- One of the presenters shared this quote: “If I keep no record of what I do, I can always assume I’ve succeeded.” - Stephen Colbert If you’re not measuring what you do, you don’t really know if you’re succeeding.
In addition to all the fabulous insights, I loved that the conference was diverse in terms of gender, race, age, and role within the organization. That was true not just in the audience, but on stage as well.
I’d highly recommend attending this conference next year. I know I plan to. In the meantime, here’s a few people and places to follow to get your data fix:
TinySpark: A podcast by journalist Amy Costello that takes a critical look at the business of doing good
The Idealist: Jeffrey Sachs and the Quest to End Poverty: This book was mentioned by Amy Costello during her keynote and is a great example of the importance of looking critically at well-intentioned efforts to solve social problems
Maria Kim, President & CEO of The Cara Program: I was so impressed by Maria during the two panels I saw her appear on. She had some great thoughts on measuring impact, which you can get a small taste of on the Cara Program website.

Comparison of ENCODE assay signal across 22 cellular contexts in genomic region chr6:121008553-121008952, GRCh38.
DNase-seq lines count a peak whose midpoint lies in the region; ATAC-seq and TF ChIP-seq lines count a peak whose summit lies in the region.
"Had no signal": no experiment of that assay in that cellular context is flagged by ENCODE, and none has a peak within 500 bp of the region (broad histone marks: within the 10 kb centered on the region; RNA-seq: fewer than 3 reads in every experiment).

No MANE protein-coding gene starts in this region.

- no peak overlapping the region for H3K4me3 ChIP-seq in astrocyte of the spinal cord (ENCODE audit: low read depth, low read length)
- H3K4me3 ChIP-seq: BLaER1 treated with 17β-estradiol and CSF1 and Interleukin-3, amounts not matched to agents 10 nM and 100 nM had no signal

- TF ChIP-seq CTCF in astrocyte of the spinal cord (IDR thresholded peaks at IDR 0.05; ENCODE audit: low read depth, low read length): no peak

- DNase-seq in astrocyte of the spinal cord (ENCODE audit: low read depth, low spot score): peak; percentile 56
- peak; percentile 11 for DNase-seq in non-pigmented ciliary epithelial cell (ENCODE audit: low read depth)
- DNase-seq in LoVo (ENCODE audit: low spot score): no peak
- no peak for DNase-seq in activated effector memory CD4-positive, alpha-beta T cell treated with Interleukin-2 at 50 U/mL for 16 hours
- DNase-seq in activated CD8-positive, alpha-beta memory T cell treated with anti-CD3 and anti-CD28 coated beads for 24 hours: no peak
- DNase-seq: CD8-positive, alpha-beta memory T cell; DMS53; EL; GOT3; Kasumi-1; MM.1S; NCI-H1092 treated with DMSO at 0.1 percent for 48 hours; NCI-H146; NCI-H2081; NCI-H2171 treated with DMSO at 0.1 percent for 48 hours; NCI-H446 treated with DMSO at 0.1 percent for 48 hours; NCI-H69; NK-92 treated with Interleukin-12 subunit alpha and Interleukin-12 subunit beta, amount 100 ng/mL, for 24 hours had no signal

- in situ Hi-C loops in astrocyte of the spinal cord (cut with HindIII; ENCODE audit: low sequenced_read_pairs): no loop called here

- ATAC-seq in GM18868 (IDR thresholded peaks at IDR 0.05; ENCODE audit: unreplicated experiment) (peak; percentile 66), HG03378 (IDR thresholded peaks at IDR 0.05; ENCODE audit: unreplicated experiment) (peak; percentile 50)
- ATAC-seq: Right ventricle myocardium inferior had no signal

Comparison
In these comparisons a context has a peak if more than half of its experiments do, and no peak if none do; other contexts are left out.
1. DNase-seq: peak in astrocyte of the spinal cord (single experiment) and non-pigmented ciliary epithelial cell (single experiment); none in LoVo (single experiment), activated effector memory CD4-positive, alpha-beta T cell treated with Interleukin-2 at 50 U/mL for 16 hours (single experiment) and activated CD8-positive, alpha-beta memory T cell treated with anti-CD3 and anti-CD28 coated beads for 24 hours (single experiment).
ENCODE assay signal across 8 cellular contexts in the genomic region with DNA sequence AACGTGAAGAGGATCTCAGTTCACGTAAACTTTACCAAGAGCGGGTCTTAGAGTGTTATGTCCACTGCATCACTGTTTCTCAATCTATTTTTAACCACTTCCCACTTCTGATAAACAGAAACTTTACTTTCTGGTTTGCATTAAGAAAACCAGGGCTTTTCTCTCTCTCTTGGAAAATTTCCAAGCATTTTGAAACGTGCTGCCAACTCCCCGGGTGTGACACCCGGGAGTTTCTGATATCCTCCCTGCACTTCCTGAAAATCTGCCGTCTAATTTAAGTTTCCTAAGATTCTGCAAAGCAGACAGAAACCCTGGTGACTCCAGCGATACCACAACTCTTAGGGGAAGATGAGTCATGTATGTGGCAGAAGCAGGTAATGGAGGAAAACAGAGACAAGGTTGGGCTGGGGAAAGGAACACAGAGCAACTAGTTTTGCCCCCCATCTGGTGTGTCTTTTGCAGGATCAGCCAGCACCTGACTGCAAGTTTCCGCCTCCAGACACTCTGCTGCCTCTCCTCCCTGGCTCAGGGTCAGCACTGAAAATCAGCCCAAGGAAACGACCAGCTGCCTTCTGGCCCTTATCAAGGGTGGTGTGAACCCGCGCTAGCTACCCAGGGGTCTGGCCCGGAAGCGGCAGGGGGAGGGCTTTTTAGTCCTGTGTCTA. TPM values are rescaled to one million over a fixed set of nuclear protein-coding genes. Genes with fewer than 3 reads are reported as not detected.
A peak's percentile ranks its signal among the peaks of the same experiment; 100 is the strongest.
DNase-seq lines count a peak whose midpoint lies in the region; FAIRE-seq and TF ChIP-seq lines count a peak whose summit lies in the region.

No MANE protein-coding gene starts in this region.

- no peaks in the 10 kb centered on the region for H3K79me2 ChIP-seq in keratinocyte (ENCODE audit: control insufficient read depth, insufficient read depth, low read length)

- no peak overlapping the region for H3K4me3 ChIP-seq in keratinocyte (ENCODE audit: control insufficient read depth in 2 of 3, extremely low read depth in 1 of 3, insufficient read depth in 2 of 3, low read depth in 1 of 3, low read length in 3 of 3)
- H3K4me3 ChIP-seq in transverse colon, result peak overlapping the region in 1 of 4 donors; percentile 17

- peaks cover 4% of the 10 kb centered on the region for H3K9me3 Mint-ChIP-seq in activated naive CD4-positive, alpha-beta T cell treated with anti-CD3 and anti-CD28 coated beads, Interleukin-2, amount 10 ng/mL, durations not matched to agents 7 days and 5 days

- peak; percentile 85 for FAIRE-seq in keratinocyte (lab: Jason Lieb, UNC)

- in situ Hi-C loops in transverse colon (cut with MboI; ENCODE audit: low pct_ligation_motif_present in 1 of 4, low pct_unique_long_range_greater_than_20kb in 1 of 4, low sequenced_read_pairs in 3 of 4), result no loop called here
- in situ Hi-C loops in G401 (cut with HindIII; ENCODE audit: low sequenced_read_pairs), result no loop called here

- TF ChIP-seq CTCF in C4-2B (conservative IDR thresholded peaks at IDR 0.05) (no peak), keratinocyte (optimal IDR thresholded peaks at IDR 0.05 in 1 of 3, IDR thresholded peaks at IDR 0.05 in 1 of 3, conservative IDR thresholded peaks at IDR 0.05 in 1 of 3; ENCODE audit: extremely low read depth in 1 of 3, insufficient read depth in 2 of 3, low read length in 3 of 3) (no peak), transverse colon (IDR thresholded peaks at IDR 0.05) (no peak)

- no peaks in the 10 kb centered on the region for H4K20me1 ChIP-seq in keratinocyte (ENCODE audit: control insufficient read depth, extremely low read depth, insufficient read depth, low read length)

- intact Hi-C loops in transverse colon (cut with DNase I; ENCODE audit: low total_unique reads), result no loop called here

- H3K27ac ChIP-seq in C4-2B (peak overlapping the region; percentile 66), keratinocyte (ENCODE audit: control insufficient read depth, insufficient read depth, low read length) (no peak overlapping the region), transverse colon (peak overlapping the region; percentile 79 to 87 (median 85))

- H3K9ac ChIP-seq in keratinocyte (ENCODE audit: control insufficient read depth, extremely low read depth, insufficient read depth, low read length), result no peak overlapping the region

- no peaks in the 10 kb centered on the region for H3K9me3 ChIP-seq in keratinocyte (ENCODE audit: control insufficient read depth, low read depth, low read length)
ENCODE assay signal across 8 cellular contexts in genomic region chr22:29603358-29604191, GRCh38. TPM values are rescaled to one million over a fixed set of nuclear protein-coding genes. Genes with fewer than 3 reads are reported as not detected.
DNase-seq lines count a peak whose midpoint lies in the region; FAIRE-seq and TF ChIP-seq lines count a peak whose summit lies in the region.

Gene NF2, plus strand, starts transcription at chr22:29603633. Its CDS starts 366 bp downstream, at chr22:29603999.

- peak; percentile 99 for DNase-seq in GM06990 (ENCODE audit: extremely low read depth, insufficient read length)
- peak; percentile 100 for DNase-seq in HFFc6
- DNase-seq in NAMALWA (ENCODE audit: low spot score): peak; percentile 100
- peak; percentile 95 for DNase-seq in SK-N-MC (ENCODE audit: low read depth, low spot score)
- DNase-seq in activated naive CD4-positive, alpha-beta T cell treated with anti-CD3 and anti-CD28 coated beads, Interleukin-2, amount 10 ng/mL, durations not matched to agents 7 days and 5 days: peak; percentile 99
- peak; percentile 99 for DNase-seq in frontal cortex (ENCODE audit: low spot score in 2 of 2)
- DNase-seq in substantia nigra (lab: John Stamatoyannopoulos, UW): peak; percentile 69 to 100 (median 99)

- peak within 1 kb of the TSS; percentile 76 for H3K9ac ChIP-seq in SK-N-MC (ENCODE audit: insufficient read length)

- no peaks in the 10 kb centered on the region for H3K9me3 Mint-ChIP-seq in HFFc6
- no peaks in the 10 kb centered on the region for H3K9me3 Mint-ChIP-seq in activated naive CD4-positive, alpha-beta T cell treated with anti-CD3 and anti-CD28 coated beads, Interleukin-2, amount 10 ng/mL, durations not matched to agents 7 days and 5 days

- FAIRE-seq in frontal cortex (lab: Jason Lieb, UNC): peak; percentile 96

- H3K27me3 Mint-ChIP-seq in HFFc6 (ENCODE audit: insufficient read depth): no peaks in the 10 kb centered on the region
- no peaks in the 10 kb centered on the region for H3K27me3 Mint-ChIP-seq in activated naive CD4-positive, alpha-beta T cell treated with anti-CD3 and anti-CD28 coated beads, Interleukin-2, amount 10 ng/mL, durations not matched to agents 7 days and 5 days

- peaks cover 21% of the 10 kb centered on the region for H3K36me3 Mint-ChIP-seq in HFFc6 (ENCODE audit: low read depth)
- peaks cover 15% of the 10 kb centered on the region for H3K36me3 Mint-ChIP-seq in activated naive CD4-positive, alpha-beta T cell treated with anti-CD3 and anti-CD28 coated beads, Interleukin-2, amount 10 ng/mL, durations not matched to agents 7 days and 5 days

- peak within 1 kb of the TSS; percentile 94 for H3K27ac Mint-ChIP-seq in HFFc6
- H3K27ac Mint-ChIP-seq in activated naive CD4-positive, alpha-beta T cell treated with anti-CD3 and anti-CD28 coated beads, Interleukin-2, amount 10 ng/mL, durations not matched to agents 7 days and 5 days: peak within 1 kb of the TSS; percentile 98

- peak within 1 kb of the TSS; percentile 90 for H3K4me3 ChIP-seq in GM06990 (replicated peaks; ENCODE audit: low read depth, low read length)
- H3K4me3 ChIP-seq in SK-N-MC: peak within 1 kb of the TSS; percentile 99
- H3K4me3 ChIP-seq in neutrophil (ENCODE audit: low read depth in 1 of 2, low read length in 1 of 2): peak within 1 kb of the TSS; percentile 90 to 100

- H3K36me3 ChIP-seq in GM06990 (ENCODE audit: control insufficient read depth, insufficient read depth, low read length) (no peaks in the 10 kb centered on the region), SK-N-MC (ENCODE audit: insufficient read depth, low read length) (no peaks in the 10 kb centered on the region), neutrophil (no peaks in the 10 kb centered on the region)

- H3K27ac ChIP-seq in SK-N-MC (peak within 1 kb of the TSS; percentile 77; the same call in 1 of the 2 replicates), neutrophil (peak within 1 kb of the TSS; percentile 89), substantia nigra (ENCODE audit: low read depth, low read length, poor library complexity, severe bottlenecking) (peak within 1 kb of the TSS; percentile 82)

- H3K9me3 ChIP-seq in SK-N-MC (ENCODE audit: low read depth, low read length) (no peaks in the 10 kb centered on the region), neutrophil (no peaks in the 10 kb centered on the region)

Jason Shim: I left Jason's breakout session super-inspired to find more ways to integrate data and especially experimentation into our communications work. I'll definitely be keeping up with his work.
The Science of Philanthropy Initiative: John List from the Science of Philanthropy Initiative at the University of Chicago gave a fantastic keynote about some of the work they've done that's exploded conventional wisdom about fundraising and the nonprofit sector. Definitely an organization to watch for innovative research.
Alison Green is the manager behind the Ask A Manager blog, where she answers reader questions and shares her expertise and insight into labor and management issues. We love Alison's respectful and no nonsense approach to workplace relationships and management, so we asked her to share her advice for young nonprofit professionals.
You've worked in both the nonprofit and for-profit sectors. Are there any key differences that you've noticed or any management and HR best practices that should be tweaked for the nonprofit setting?
You know, I think there's sometimes lack of clarity in the sector about what good management means in the first place. It's not about having an effective board or a happy and empowered staff -- those things are important as means, but the fundamental aim of good management is to produce results that you can sustain over time. Everything else stems from there. Too often, though, nonprofits managers lose sight of the central question of what results are being produced. It's something you see less often in businesses, because there's a clear bottom line (which is profit). In nonprofits, that bottom line is social impact, but it can be easier to lose sight of that when you're not vigilant about keeping your focus there.